Soli Deo Gloria: For the Glory of God Alone 10.18.12
Posted: Thursday, October 18, 2012 9:14 pm
By Wally Bumpas
The Eighth Commandment says, “You shall not steal” (Exodus 20:15). Finally, in our studies through the Ten Commandments, we can take a breather. “I’m not a bank robber or a burglar or an embezzler or a used car salesman or an IRS agent. I’m not a thief.” So we reason, without really thinking. This is why the creeds and confessions of the Church are so important in opening up the Ten Commandments. Our Heidelberg Catechism addresses the Eighth Commandment as follows:
Question 110 asks: What does God forbid in the Eighth Commandment? Answer: He forbids not only outright theft and robbery, punishable by law. But in God’s sight theft also includes cheating and swindling our neighbor by schemes made to appear legitimate, such as: inaccurate measures of weight, size or volume; fraudulent merchandising; counterfeit money; excessive interest; or any other means forbidden by God. In addition He forbids all greed and pointless squandering of His gifts.
Question 111 continues: What does God require of you in this commandment?
Answer: That I do whatever I can for my neighbor’s good, that I treat others as I would like them to treat me, and that I work faithfully so that I may share with those in need.
The air drops out of our self-righteous sails as we realize the whole of the Christian life, almost, can be discussed under the Eighth Commandment! Especially as we think of what the Eighth Commandment requires. Jesus summed up the Old Testament in calling us to love God and love our neighbor (Matthew 22:36-40). He said we’re to treat others as we would have them treat us (Matthew 7:12). This “golden rule” is all many people know of religion or the Bible. And it can rightly come under the heading of the Eighth Commandment.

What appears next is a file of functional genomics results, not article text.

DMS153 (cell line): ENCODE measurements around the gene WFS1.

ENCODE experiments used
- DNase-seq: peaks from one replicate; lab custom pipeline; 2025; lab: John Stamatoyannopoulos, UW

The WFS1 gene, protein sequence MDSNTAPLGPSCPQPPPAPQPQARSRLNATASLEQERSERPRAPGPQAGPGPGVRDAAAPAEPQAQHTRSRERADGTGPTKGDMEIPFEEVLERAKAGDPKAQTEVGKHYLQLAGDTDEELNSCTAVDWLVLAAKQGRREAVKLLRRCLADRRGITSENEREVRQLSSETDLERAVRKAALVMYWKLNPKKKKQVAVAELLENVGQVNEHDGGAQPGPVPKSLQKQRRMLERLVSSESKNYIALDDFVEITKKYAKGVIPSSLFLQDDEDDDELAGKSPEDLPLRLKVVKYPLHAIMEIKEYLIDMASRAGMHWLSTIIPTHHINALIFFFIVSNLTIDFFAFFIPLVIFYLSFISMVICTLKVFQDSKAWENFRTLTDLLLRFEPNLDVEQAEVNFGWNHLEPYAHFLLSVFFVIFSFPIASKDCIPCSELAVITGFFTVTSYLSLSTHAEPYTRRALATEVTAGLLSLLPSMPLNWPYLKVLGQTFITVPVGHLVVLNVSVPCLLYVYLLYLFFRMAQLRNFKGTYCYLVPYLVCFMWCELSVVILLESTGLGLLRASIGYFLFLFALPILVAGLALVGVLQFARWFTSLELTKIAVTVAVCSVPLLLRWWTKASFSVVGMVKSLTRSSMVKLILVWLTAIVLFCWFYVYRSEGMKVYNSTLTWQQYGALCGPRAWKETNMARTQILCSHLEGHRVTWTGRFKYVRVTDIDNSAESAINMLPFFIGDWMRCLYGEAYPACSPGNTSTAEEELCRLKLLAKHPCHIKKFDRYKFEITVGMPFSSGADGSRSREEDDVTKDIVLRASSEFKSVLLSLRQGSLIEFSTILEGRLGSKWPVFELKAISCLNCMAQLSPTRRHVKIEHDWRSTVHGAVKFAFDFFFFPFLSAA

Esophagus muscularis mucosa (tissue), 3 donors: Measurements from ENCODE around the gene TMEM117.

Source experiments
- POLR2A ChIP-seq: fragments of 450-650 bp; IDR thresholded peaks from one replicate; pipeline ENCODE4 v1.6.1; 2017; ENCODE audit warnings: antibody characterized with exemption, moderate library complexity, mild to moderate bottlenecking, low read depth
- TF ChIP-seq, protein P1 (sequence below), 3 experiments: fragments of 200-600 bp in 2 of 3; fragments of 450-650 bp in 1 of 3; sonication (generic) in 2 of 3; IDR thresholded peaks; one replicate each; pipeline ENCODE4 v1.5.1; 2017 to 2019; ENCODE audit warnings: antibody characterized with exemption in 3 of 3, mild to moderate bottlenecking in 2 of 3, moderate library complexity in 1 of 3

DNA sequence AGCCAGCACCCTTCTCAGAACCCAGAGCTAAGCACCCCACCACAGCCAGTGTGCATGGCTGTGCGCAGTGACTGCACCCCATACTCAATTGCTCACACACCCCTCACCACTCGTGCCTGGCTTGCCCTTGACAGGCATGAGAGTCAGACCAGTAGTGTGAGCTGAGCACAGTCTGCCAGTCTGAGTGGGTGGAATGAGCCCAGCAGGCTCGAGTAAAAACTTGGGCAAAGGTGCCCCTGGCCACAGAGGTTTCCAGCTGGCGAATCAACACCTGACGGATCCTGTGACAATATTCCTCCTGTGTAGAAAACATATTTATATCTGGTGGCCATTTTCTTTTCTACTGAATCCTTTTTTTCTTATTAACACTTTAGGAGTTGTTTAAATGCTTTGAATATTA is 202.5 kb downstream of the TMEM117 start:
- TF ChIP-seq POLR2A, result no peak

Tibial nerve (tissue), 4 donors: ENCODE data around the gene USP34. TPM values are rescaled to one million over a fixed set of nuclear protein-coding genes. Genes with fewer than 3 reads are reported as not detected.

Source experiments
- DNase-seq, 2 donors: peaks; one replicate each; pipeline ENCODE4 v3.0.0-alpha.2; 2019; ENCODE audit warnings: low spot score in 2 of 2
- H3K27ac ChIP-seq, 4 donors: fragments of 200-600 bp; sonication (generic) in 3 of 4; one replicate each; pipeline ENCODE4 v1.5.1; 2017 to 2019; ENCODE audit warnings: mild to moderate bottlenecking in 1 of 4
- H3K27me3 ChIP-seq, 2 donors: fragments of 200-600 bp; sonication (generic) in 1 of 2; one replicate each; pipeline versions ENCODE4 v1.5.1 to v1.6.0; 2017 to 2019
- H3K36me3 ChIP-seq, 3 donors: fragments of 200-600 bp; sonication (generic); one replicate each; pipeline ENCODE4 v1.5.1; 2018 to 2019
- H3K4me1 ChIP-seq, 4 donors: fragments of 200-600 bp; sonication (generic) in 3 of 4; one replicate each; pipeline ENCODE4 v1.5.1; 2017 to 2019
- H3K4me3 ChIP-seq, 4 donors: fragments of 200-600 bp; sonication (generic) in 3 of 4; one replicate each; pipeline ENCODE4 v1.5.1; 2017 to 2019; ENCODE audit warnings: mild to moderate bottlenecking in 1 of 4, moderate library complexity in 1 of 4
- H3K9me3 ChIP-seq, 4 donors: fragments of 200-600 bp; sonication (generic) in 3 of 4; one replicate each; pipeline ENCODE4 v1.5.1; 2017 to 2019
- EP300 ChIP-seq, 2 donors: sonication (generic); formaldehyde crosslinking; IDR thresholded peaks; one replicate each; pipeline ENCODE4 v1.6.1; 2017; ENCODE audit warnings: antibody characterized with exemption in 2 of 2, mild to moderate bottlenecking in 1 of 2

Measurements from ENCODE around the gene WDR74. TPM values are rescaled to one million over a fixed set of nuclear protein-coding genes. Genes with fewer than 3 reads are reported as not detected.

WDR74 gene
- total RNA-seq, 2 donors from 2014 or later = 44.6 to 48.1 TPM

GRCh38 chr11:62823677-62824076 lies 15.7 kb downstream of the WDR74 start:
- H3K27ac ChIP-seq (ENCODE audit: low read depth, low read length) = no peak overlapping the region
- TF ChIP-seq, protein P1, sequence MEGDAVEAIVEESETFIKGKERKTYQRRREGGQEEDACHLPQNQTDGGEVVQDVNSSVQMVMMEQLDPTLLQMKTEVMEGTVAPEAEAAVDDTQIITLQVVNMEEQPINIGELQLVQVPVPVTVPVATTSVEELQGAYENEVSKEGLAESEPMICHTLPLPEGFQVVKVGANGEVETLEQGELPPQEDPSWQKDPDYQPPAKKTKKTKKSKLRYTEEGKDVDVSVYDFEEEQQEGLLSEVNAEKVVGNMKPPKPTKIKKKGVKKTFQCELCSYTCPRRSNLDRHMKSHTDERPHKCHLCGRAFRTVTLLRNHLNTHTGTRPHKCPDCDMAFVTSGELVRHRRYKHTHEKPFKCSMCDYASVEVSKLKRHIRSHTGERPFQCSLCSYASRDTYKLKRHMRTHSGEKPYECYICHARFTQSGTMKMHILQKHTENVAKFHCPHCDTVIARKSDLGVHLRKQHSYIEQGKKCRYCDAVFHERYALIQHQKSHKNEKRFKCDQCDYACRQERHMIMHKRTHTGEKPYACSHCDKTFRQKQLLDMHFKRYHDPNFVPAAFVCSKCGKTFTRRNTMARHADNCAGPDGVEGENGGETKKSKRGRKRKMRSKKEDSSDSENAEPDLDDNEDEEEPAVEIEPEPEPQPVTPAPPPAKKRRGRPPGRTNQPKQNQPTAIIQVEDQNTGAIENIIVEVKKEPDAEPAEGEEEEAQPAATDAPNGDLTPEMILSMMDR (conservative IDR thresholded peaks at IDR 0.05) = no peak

To steal is to take what doesn’t lawfully belong to me. There are ten thousand ways we can do this without it ever crossing our minds that we are thieves. If I don’t do my best at work, if I’m a slacker even for a minute, then I am stealing part of my paycheck.
Notice our catechism introduces the word “greed.” Oh my! Of course greed underlies stealing. I want it now, and if I can get it without working or without paying, I will. The Eighth Commandment opens up fallen human nature in quite a nasty way. It opens up a whole world of depravity and vice and cheating (much of it legal).
Also notice how the answer to the first question above talks about cutting legal corners to make money (steal it). It is astonishing and frightening to see how much the Bible has to say about money, no doubt because it is the first and easiest thing to make into an idol. Put that together with greed and what do you get? You get the American consumer economy. Dorothy Sayers once said that if greed stopped, our economy would collapse overnight (she was writing in England in the 1940’s). Suffice it to say that applications of the Eighth Commandment reach deep, far and wide, going far beyond personal morality. And, suffice it to say, you and I break the Eighth Commandment.
Paul captured the spirit of the commandment when he said, “Let the thief no longer steal, but rather let him labor, doing honest work with his own hands, so that he may have something to share with anyone in need” (Ephesians 4:28).
And when would a thief, or a lazy man, ever want to do that? Only when his heart has been set on treasure that will last. That treasure is Jesus. When our sight is set on an inheritance “that is imperishable, undefiled, and unfading, kept in heaven for you” (1 Peter 1:4), then this world’s treasures (and the need to steal them) will gradually fade.
Editor’s note: Wally Bumpas serves as pastor of First Presbyterian Church in Dyersburg.
Published in The Messenger 10.18.12